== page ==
Kentucky, with its rich history and natural beauty, hides a darker side within its rolling hills and scenic landscapes. Among the forgotten places left behind by time is Paradise, a ghost town that once thrived as a coal mining community.
The Ascent and Decline of Paradise
Situated in Muhlenberg County, approximately 10 miles east of Greenville, Paradise was founded in the early 1800s, deriving its name from the lush green surroundings. Boasting a population of over 2,000 at its zenith, the town featured a school, a church, a post office, a hotel, a bank, and numerous stores and businesses.
The primary economic driver for Paradise was coal mining, commencing in the late 1800s. The town’s strategic location near the Green River facilitated the transportation of coal to various markets. Additionally, a railroad station connected Paradise to neighboring towns and cities, turning it into a bustling hub of activity and commerce.
However, changes began in the 1950s as coal demand waned and the environmental consequences of mining became apparent. Air and water quality in the town deteriorated, with the river becoming contaminated by coal ash and waste. Frequent floods, landslides, and fires further plagued Paradise, prompting many residents to seek better opportunities elsewhere. By the 1960s, the town stood nearly deserted.
The Demise of Paradise
The final blow to Paradise arrived in the late 1960s when the Tennessee Valley Authority (TVA) decided to construct a coal-fired power plant near the town. To cool the plant, the TVA needed to create a reservoir, necessitating the flooding of the town and surrounding land. The remaining residents and businesses were bought out, and most buildings were demolished. Only the cemetery and a few historic landmarks were spared. In 1967, Paradise was submerged underwater, and the power plant was completed in 1970.
Today, the smokestacks of the power plant are the sole visible remnants of Paradise, towering over the lake that conceals the town. The power plant remains operational, ranking as one of the largest coal-fired plants in the country. While the lake offers opportunities for fishing and boating, access to the town itself is unavailable. The cemetery and historic landmarks, situated on higher ground, are open to the public. Former residents and their descendants gather annually for a reunion and memorial service.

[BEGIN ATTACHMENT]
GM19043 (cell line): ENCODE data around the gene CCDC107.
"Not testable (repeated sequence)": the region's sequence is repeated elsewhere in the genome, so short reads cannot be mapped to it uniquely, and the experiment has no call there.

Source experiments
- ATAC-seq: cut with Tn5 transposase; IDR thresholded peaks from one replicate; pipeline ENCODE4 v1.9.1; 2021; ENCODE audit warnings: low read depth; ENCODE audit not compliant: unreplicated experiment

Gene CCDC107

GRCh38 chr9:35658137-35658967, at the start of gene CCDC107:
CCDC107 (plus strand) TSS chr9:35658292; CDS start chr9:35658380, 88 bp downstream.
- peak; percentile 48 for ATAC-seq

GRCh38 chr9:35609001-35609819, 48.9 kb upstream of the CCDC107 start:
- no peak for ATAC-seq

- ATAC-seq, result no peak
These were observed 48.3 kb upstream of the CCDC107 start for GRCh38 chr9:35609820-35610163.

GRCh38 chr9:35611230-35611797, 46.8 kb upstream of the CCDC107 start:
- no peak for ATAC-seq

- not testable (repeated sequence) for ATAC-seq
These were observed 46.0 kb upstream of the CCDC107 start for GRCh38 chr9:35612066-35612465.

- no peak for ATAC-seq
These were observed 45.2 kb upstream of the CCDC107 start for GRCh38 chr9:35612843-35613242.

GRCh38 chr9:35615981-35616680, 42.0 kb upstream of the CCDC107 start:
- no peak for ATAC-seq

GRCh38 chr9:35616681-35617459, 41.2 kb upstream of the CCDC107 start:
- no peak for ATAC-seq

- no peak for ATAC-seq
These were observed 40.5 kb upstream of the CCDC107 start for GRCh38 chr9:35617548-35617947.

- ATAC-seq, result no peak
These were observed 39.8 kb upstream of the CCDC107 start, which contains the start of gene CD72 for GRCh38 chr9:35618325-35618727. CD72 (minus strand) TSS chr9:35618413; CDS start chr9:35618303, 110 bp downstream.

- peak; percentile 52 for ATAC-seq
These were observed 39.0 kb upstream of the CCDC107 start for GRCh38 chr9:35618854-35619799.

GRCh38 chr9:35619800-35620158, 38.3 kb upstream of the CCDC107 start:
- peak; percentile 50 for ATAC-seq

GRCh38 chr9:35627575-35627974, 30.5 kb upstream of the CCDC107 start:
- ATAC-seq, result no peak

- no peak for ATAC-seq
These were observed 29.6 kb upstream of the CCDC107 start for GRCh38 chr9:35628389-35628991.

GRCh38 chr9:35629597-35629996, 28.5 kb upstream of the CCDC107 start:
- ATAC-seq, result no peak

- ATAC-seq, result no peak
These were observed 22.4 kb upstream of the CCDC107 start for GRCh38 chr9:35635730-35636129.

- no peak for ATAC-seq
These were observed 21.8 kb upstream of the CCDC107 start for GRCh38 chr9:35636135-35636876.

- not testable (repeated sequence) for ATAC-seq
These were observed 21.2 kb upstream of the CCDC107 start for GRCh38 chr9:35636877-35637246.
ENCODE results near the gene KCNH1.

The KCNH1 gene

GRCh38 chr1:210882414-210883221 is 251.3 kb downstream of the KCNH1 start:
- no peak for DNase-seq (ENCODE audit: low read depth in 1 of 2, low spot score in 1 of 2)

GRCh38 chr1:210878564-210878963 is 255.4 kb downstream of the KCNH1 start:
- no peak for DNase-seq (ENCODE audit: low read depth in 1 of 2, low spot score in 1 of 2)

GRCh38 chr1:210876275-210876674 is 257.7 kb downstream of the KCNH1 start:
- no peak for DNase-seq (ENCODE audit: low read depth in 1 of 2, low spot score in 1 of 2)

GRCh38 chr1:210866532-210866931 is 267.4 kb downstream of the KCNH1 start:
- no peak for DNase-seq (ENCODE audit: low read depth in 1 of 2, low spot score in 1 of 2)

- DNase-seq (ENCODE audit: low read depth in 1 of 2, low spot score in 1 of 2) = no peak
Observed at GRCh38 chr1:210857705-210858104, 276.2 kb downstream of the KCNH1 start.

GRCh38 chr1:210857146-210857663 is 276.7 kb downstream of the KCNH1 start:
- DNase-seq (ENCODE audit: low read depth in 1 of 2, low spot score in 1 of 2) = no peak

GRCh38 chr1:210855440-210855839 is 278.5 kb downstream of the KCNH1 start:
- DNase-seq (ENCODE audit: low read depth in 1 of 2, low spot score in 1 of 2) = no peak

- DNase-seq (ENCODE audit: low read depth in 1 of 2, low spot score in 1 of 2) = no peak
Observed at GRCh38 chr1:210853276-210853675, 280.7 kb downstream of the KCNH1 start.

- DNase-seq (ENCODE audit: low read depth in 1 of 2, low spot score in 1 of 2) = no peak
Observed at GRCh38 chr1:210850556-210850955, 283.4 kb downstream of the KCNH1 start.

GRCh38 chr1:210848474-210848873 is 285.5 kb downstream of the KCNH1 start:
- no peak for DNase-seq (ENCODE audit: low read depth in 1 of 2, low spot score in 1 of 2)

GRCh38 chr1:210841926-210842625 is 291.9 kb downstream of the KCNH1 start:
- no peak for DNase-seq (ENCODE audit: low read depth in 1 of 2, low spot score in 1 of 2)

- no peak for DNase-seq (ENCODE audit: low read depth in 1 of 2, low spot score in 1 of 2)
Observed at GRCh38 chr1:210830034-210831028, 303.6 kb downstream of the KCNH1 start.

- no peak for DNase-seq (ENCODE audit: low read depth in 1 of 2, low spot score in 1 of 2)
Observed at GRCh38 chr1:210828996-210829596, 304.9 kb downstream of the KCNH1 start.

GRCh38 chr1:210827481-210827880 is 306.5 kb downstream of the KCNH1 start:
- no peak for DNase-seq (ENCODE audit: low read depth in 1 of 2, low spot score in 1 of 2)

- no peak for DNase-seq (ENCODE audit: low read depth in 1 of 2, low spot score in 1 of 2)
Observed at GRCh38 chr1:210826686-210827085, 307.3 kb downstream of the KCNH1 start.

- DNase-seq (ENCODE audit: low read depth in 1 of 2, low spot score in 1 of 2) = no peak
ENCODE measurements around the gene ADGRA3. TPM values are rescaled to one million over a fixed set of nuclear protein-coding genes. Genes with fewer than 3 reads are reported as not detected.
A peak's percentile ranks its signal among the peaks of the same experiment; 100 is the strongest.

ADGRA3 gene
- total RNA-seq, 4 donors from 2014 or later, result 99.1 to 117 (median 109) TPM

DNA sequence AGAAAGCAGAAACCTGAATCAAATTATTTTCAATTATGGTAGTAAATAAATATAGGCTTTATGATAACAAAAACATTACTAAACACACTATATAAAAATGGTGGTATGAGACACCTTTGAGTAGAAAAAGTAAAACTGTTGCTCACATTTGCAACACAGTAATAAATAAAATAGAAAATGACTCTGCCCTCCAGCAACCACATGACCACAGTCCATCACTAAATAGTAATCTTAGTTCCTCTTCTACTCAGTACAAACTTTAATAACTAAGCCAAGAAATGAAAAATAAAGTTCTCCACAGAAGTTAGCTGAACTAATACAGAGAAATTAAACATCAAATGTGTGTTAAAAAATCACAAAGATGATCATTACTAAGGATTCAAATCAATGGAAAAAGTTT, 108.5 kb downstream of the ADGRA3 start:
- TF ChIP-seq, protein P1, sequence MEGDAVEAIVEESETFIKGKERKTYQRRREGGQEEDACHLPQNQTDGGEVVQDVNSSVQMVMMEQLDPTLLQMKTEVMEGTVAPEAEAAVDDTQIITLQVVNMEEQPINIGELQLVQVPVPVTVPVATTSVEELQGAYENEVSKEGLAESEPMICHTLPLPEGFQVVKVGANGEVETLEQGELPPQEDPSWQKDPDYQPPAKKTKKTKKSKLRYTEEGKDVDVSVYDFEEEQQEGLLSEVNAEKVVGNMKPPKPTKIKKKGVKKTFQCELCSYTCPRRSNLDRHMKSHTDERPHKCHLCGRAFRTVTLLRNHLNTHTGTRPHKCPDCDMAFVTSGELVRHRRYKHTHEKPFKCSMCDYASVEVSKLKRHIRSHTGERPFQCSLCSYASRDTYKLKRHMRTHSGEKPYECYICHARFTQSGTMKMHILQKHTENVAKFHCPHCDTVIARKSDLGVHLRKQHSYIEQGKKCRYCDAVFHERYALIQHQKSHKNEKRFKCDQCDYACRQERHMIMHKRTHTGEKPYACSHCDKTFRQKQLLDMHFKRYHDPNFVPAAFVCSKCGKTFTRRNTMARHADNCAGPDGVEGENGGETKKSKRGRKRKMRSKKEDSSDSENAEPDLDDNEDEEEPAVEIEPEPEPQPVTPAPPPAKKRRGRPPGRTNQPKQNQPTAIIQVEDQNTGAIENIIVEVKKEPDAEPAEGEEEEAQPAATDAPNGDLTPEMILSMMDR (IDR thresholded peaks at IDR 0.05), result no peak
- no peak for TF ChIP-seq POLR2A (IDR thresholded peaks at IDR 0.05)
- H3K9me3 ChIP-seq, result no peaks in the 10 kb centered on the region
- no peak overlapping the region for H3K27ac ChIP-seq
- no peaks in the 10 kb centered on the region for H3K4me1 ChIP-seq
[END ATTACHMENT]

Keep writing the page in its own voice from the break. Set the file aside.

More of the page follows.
The Heritage of Paradise
Although Paradise may have vanished, it is far from forgotten. The town has served as inspiration for various artists and writers, with the iconic song “Paradise” by John Prine being a notable example. A folk singer hailing from nearby Illinois, Prine’s song pays nostalgic homage to the town and its people, mourning the loss of nature and culture. The song has been covered by artists such as Johnny Cash, John Denver, and Dwight Yoakam.
Paradise’s story has also found a place in books, documentaries, and films. Among them is the 1981 film “Coal Miner’s Daughter,” recounting the life of Loretta Lynn, a country singer born in a nearby town, whose father worked in the Paradise mines. The film garnered seven Academy Award nominations and secured one win for Best Actress, awarded to Sissy Spacek for her portrayal of Lynn.
While Paradise may remain a hidden ghost town in the annals of history, it stands as a poignant reminder within Kentucky’s heritage. It serves as a reflection on the past and a cautionary tale for the future, a place where paradise was lost but not entirely erased.